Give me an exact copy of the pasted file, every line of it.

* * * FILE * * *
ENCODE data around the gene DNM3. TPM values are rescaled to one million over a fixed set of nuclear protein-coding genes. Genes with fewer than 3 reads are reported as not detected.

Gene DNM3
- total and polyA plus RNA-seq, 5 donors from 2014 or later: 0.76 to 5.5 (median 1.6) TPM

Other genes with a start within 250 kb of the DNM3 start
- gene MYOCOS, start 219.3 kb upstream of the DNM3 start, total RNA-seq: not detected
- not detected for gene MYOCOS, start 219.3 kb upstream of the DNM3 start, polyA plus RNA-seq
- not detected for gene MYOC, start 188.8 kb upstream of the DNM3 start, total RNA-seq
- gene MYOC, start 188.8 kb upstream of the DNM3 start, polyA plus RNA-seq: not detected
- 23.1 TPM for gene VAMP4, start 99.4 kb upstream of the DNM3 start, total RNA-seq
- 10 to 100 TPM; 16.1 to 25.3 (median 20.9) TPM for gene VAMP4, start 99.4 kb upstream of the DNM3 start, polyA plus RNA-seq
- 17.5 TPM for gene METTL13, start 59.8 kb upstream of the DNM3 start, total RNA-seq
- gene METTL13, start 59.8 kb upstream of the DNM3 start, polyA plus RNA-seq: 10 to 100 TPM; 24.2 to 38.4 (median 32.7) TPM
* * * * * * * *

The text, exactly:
ENCODE data around the gene DNM3. TPM values are rescaled to one million over a fixed set of nuclear protein-coding genes. Genes with fewer than 3 reads are reported as not detected.

Gene DNM3
- total and polyA plus RNA-seq, 5 donors from 2014 or later: 0.76 to 5.5 (median 1.6) TPM

Other genes with a start within 250 kb of the DNM3 start
- gene MYOCOS, start 219.3 kb upstream of the DNM3 start, total RNA-seq: not detected
- not detected for gene MYOCOS, start 219.3 kb upstream of the DNM3 start, polyA plus RNA-seq
- not detected for gene MYOC, start 188.8 kb upstream of the DNM3 start, total RNA-seq
- gene MYOC, start 188.8 kb upstream of the DNM3 start, polyA plus RNA-seq: not detected
- 23.1 TPM for gene VAMP4, start 99.4 kb upstream of the DNM3 start, total RNA-seq
- 10 to 100 TPM; 16.1 to 25.3 (median 20.9) TPM for gene VAMP4, start 99.4 kb upstream of the DNM3 start, polyA plus RNA-seq
- 17.5 TPM for gene METTL13, start 59.8 kb upstream of the DNM3 start, total RNA-seq
- gene METTL13, start 59.8 kb upstream of the DNM3 start, polyA plus RNA-seq: 10 to 100 TPM; 24.2 to 38.4 (median 32.7) TPM